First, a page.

}

April 26, 2015

EXERCISING PATIENCE WITH SPRING, AND DIVIDING DAHLIAS



I should have called this post 'biting my tongue' - so can someone please tell me when it became OK for garden centers to sell plants before the frost free date? Not all nurseries, mind you, since the good ones are smart, and care about both their customer and their plants, but the larger ones - the commercial big box garden centers like the Home Depot and Lowes around us in central Massachusetts all have their tender annuals out - salvia, tomatoes, marigolds, celosia, geraniums, impatiens - don't get me started. Our frost-free date is nearly one month away, and the soil for tomatoes, eggplant and most other warm weather crops needs to be 55º or warmer, which won't occur here until the end of May at the earliest. It's just ashamed, as it snowed this week here and the past two nights dipped into the high 20º's, which brought a long line of people complaining to out local Home Depot today. I suppose, it's one way to learn.


Tomatoes, peppers and some snapdragons await transplanting this weekend. These will be upgraded into 2.5 inch pots. No need to rush, even though nurseries are already selling tomato seedlings with blooms on them. It's far too early here.

I do understand the issue here, though. I too am eager to get gardening, but I've learned over the past 45 years or so of starting tomatoes, to wait - even later and later, sowing my seed around the end of April ( see above) and learning to keep my tomato and pepper seedlings warm (near 75º) both day and night, and I've learned from commercial growers, that even shifts in night and day temperatures can stunt tomatoes, and peppers in particular can be damages by temperature shifts ( iron deficiency = yellow leaves and stunted growth, no matter how much you feed them). The best answer is under lights, warm and safe until mid May. By doing this, I get healthier seedlings with large root systems and large leaves, and I get tomatoes about 3 weeks earlier than my neighbors - many of whom bought pre started seedlings that were much larger than mine, but they just planted them out too early.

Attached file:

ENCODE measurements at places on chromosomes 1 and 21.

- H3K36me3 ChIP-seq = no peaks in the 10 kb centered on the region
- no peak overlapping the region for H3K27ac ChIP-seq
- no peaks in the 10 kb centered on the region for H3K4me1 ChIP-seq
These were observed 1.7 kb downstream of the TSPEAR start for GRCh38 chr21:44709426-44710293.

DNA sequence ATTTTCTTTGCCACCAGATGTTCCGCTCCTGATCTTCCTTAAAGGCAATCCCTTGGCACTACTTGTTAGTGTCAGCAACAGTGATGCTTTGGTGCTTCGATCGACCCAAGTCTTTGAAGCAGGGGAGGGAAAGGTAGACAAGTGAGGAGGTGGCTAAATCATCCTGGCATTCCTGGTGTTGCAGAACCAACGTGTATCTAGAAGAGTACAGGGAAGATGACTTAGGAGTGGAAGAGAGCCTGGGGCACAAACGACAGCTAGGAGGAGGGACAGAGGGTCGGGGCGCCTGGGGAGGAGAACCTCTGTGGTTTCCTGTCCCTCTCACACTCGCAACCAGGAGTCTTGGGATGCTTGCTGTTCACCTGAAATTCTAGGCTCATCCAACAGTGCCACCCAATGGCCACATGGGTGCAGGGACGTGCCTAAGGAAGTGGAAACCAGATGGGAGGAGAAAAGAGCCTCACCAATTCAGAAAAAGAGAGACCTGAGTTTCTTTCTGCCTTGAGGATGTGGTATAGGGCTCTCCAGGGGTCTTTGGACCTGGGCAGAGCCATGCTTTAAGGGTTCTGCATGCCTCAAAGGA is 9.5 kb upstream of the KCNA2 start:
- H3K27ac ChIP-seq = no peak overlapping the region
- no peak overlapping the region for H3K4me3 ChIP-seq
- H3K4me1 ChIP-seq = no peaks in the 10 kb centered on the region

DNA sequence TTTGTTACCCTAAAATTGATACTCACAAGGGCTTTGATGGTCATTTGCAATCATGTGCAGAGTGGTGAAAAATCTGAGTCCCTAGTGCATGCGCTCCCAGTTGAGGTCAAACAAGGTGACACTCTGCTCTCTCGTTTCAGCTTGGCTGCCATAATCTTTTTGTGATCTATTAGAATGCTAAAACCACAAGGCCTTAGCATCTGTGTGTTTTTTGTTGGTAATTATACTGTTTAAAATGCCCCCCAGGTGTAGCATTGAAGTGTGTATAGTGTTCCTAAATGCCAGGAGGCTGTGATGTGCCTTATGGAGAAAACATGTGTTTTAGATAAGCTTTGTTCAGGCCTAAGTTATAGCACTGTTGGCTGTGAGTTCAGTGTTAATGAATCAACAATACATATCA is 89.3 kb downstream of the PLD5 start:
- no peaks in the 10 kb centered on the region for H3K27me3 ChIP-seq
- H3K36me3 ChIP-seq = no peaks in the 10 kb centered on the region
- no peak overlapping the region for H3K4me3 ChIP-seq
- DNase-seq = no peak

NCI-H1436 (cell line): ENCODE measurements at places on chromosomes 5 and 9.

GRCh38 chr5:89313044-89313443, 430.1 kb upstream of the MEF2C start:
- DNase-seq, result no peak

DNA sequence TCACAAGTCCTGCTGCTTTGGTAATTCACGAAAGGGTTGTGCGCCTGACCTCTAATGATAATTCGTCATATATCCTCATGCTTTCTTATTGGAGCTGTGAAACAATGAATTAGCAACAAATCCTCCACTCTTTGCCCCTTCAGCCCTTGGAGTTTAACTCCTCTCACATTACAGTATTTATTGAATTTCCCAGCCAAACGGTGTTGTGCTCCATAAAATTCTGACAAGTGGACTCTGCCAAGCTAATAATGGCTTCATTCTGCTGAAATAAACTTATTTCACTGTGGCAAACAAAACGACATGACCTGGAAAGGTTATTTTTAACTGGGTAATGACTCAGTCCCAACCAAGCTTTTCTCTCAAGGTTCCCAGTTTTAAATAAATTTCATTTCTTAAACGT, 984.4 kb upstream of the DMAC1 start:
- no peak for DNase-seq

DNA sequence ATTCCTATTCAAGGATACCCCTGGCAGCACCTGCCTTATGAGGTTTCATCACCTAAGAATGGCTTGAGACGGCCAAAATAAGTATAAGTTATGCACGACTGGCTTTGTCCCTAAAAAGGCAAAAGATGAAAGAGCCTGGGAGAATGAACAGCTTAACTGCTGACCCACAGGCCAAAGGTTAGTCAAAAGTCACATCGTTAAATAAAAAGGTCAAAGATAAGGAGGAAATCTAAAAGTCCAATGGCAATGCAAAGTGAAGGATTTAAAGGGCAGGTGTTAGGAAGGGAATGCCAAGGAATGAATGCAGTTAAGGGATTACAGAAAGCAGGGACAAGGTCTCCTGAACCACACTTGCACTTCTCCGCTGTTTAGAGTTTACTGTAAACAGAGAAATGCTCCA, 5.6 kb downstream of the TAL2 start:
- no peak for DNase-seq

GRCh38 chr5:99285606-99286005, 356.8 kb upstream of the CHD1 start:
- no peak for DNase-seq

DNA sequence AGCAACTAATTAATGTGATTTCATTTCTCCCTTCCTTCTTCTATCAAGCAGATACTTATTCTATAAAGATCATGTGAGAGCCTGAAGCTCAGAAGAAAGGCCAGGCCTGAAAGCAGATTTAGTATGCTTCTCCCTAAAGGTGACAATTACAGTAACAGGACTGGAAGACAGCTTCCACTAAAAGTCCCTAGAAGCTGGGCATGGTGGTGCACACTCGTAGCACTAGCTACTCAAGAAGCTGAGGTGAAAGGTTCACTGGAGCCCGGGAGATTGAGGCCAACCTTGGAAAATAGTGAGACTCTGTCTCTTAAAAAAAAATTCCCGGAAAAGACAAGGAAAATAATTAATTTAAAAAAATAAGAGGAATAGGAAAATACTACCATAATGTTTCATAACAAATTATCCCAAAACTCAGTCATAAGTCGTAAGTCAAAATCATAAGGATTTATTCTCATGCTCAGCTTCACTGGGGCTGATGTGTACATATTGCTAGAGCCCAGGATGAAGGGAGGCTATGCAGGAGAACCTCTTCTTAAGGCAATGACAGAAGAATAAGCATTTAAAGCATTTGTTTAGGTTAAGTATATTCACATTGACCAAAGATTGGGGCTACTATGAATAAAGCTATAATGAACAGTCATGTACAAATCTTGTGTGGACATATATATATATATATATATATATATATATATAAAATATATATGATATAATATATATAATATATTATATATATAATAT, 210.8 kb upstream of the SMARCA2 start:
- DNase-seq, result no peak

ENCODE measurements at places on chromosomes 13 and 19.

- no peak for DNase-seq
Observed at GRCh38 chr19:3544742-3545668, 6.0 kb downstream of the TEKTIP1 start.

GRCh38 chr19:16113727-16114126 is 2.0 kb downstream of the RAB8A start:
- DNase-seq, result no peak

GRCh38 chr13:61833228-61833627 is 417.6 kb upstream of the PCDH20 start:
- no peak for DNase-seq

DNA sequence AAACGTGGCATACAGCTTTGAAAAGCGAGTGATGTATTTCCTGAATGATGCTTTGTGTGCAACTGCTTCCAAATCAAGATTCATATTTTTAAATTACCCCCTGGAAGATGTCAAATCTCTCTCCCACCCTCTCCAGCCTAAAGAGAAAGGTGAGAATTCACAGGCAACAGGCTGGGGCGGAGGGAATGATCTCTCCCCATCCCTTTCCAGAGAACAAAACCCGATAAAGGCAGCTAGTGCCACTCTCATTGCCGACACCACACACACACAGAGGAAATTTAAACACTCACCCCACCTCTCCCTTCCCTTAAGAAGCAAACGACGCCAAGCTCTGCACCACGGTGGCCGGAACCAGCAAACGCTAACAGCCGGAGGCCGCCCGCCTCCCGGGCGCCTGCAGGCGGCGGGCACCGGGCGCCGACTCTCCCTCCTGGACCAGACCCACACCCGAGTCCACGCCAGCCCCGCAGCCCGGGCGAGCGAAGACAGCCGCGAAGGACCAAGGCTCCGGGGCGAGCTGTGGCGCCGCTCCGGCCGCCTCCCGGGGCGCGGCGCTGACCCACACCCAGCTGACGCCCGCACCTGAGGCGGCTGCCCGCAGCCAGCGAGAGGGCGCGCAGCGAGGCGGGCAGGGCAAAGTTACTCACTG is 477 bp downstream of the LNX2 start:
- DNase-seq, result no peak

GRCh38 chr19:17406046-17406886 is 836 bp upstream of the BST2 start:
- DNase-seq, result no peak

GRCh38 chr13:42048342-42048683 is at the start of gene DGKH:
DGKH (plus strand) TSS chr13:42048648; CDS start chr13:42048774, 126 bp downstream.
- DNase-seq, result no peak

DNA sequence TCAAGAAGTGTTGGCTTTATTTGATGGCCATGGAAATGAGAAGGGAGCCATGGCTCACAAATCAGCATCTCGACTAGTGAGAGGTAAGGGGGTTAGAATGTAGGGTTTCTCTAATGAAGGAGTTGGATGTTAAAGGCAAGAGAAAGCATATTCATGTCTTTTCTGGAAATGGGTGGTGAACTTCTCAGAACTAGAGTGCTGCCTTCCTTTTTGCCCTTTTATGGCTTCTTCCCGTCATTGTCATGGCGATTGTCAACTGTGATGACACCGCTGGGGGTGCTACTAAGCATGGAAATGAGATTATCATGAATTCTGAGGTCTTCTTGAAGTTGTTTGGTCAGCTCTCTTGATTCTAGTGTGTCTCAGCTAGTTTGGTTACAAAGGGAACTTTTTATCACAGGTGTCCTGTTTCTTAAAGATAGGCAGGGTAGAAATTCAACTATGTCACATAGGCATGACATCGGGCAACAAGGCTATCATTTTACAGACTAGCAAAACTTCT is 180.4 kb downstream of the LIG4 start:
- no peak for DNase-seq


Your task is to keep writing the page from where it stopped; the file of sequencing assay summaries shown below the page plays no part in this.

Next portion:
That nice white amaryllis that I bought for Christmas bloom, had just decided to bloom. Three more are on their way.

 I can understand garden centers and nurseries loosing money with long, drawn-out colder-than-normal, or shall I say 'seasonally normal spring temperatures, as we are experiencing this year. We have only knocked on the 70º temperature once this spring, and last week it snowed a bit two days in a row. I've been delaying taking plants out of the greenhouse this year, and thankfully, it's payed off -for we've dipped below freezing for three days now, and I've had to keep the hear on in the greenhouse. Even my camellias have not been brought out yet - because their tender new shoots are just too soft.